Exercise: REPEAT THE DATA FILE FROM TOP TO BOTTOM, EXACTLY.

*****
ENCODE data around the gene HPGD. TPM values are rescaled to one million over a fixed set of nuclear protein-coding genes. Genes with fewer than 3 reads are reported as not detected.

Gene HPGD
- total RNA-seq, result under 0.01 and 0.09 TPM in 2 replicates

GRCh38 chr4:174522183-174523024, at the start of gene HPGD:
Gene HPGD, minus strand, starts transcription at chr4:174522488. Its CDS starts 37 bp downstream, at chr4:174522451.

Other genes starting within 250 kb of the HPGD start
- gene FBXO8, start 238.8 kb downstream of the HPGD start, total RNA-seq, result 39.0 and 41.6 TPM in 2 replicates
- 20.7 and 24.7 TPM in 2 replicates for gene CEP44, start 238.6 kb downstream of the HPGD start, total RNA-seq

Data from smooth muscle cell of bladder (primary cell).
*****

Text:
ENCODE data around the gene HPGD. TPM values are rescaled to one million over a fixed set of nuclear protein-coding genes. Genes with fewer than 3 reads are reported as not detected.

Gene HPGD
- total RNA-seq, result under 0.01 and 0.09 TPM in 2 replicates

GRCh38 chr4:174522183-174523024, at the start of gene HPGD:
Gene HPGD, minus strand, starts transcription at chr4:174522488. Its CDS starts 37 bp downstream, at chr4:174522451.

Other genes starting within 250 kb of the HPGD start
- gene FBXO8, start 238.8 kb downstream of the HPGD start, total RNA-seq, result 39.0 and 41.6 TPM in 2 replicates
- 20.7 and 24.7 TPM in 2 replicates for gene CEP44, start 238.6 kb downstream of the HPGD start, total RNA-seq

Data from smooth muscle cell of bladder (primary cell).